Vecinos began doing more community outreach – outside the scope of its charter – and before long its board recognized the need to update the organization’s mission to expand patient eligibility and provide “culturally appropriate health and wellness services for the uninsured Latinx community.”
There were only two problems: Vecinos’ small, donated space on the campus of Western Carolina University in Cullowhee, where the clinic was providing outpatient services to about 700 patients a year, was already maxed out. And Vecinos knew its patients already faced significant barriers to accessing healthcare and other services.
The solution: Along with a group of nonprofit bilingual healthcare and social service providers, Vecinos is spearheading the construction of a $5.6 million “Community Health Hub” in the Macon County seat of Franklin. When it opens in early 2024, the Latinx community will be able to receive primary and specialty healthcare, mental health services, oral health care, housing assistance and legal and domestic violence/sexual assault support services.
Marianne Martinez, executive director of Vecinos, said it didn’t make sense to simply build a larger stand-alone clinic, considering the gauntlet of obstacles her patients faced in obtaining healthcare services – language barriers, lack of transportation, lack of child care and other issues. What would lead anyone to believe Vecinos’ patients didn’t have similar problems accessing other services?
“Rather than opening a clinic by ourselves, we pulled together a coalition of partners that we’ve worked with for years and we said, ‘We would like to set up this new clinic and we’d like you to be partners in it,’” Martinez said.
The group closed in late June on a 15,000-square-foot building in downtown Franklin and in July launched a capital campaign to fund the $1.6 million purchase price for the building and an estimated $4 million in renovations that will be required to upfit the building to accommodate medical and dental facilities. Dogwood Health Trust in Asheville provided a bridge loan for the project.
Vecinos will have seven exam rooms in the Hub, and Martinez expects the clinic will be able to accommodate 2,000 patients in the Hub’s first full year of operation in addition to those Vecinos is now serving in Cullowhee. Sister NCAFCC member Blue Ridge Free Dental Clinic in Cashiers will have space for four dental operatories, enough capacity to add nearly 300 patients a year. Vecinos and Blue Ridge Free Dental Clinic will continue to provide care at their current locations.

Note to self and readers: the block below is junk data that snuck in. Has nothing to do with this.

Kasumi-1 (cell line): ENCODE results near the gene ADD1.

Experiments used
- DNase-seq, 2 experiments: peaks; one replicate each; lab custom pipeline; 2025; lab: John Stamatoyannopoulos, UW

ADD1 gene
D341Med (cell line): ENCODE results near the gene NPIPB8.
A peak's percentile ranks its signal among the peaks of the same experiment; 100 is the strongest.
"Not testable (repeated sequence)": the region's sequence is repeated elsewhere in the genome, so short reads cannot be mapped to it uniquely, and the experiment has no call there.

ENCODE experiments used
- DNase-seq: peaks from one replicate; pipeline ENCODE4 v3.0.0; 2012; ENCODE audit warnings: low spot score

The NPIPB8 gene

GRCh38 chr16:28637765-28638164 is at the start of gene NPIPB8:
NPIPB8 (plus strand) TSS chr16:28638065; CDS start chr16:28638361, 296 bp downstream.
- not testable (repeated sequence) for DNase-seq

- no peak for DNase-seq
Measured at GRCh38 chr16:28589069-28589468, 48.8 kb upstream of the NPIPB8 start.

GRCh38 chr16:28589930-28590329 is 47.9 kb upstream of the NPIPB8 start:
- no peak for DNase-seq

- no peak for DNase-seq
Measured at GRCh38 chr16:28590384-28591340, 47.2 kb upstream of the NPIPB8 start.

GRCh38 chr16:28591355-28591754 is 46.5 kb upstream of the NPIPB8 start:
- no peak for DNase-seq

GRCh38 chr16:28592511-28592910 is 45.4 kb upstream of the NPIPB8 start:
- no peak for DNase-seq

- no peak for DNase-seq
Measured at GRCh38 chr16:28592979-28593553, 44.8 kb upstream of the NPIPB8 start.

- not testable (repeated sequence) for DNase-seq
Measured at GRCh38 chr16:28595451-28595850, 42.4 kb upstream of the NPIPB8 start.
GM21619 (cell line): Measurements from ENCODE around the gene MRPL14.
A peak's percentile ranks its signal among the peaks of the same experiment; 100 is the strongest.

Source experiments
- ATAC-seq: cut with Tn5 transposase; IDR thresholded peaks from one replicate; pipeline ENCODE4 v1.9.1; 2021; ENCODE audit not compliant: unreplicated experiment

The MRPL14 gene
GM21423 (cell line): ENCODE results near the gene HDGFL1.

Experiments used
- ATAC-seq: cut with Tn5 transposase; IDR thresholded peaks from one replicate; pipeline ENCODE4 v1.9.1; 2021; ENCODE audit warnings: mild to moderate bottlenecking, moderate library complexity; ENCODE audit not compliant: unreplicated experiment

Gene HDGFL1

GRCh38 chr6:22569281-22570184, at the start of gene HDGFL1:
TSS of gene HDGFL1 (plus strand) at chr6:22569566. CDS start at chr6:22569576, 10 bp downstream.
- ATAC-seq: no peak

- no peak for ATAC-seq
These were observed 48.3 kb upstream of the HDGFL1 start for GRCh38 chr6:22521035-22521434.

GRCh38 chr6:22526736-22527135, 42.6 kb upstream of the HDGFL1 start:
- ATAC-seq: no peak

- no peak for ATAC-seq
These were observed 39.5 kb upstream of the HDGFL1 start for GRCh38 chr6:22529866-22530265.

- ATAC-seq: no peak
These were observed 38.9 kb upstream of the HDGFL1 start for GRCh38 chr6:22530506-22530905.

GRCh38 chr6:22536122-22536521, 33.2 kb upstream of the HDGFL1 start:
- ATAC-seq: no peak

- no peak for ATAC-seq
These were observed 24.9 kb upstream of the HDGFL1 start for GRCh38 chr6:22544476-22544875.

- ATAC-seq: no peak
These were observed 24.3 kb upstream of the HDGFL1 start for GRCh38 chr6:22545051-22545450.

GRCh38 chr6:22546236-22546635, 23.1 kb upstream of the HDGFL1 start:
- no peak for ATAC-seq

In addition to Vecinos and Blue Ridge Free Dental Clinic, partners in the Community Health Hub include the 30th Judicial District Domestic Violence-Sexual Assault Alliance, El Centro Comunitario of Macon County, and Pisgah Legal Services. The Hub will also have “flex space” available for use by other nonprofits serving the Latinx community.
Just like all of North Carolina’s free and charitable clinics, Vecinos was forced by the pandemic to pivot in order to meet community needs – in 2021 alone serving 8,559 community members in addition to its regular patients with COVID vaccines, education and masks. The expanded access to healthcare and other social services that the Community Health Hub will provide promises to have a positive and perhaps profound long-term impact on the health and well-being of western North Carolina’s uninsured, low-income Latinx community.
Visit the Newsroom at www.ncafcc.org to read the extensive media coverage of Vecinos’ ambitious plans.
The annual meeting of the North Carolina Association of Free and Charitable Clinics Sept. 21 underscored the momentum building around efforts to ensure equitable treatment of all patients who seek care from NCAFCC member clinics.
CEO April Cook recapped the progress that has been made in the year since the Association launched “Our Journey Toward Health Equity,” and keynote speaker Victor Armstrong, former chief health equity officer for the State of North Carolina, outlined a roadmap to creating a culture of equity.